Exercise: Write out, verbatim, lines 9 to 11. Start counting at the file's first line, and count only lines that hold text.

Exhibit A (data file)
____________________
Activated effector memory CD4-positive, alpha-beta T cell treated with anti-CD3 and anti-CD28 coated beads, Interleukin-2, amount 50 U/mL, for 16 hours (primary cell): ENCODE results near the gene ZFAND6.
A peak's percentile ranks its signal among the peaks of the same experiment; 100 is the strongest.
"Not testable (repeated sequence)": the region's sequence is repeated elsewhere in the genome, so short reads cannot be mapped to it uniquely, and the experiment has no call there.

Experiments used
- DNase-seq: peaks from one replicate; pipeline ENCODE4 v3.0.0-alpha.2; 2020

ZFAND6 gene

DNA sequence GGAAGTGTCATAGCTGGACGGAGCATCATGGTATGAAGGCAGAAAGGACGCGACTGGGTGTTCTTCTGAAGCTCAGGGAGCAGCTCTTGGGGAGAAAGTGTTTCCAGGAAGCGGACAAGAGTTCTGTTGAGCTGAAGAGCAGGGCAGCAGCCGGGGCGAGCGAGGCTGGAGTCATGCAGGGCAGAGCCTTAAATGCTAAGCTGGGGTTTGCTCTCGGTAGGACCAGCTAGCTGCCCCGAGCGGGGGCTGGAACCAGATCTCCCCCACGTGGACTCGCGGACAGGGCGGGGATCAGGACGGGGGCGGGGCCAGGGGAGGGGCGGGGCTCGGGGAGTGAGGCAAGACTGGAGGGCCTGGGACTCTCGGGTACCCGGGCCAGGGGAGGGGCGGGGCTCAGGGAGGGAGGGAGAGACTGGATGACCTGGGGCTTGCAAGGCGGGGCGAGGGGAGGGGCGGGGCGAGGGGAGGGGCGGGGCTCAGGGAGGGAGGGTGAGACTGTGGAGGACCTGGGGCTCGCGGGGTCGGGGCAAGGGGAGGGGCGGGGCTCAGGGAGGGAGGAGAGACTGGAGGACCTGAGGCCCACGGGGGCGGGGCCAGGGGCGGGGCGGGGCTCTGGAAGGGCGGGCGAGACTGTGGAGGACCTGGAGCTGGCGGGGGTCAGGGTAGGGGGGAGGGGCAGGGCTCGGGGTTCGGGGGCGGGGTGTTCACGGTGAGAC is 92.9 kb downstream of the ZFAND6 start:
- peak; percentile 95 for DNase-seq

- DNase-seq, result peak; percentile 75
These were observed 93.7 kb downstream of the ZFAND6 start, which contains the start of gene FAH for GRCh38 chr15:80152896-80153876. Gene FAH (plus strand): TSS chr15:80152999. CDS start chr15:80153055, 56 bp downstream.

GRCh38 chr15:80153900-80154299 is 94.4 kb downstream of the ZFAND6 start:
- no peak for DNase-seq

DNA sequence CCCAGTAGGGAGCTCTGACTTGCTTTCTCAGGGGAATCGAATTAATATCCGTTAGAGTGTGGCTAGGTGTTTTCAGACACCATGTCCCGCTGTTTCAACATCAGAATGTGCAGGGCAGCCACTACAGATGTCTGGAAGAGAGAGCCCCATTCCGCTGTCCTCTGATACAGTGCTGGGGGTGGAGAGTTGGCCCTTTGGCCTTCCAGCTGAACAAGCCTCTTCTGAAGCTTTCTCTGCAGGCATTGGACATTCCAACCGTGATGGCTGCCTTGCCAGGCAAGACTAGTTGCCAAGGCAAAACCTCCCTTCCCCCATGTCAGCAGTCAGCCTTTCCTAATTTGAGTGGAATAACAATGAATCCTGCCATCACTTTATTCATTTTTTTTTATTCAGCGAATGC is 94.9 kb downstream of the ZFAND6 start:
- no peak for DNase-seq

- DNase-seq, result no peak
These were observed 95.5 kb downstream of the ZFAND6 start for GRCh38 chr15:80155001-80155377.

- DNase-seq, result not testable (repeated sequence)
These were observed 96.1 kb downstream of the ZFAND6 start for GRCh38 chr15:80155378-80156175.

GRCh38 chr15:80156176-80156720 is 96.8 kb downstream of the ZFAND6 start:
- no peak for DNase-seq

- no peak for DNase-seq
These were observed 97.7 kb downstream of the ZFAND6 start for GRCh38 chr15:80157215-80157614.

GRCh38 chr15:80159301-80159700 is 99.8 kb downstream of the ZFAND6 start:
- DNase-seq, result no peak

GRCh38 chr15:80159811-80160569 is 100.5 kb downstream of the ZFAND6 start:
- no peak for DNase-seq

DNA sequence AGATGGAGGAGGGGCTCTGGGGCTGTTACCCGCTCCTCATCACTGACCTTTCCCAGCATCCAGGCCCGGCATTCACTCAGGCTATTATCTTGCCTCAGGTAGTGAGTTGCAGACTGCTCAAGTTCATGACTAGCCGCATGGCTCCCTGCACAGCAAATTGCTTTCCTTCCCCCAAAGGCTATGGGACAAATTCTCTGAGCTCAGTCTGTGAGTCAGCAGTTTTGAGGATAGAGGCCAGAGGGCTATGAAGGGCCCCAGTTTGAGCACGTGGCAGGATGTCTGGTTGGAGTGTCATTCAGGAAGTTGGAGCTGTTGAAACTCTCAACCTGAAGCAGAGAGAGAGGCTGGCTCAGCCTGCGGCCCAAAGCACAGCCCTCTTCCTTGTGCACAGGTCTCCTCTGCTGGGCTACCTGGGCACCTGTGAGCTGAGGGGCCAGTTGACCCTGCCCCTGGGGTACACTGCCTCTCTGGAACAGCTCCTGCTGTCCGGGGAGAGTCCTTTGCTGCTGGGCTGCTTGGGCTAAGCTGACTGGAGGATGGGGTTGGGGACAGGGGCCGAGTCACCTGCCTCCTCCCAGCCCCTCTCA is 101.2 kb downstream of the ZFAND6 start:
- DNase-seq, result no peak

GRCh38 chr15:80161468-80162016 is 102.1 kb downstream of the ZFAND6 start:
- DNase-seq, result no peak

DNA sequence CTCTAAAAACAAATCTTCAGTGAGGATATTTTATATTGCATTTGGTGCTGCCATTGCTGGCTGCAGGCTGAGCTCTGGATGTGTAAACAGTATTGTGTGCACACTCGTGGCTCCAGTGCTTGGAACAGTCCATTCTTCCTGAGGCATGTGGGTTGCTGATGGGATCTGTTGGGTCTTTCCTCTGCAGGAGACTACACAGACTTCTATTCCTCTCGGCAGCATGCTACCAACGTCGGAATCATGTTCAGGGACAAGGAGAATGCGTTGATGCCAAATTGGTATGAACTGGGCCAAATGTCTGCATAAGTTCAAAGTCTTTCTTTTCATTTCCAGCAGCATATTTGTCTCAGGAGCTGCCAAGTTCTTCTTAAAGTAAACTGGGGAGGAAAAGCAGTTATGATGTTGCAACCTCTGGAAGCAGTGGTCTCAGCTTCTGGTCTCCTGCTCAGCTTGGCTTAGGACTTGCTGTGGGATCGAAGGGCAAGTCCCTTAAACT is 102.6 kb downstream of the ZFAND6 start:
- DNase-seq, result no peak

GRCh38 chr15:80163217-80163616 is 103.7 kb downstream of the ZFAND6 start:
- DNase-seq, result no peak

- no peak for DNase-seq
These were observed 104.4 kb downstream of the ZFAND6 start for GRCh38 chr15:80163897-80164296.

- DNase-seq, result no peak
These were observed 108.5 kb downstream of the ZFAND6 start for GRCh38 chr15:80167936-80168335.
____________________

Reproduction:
- DNase-seq, result peak; percentile 75
These were observed 93.7 kb downstream of the ZFAND6 start, which contains the start of gene FAH for GRCh38 chr15:80152896-80153876. Gene FAH (plus strand): TSS chr15:80152999. CDS start chr15:80153055, 56 bp downstream.

GRCh38 chr15:80153900-80154299 is 94.4 kb downstream of the ZFAND6 start: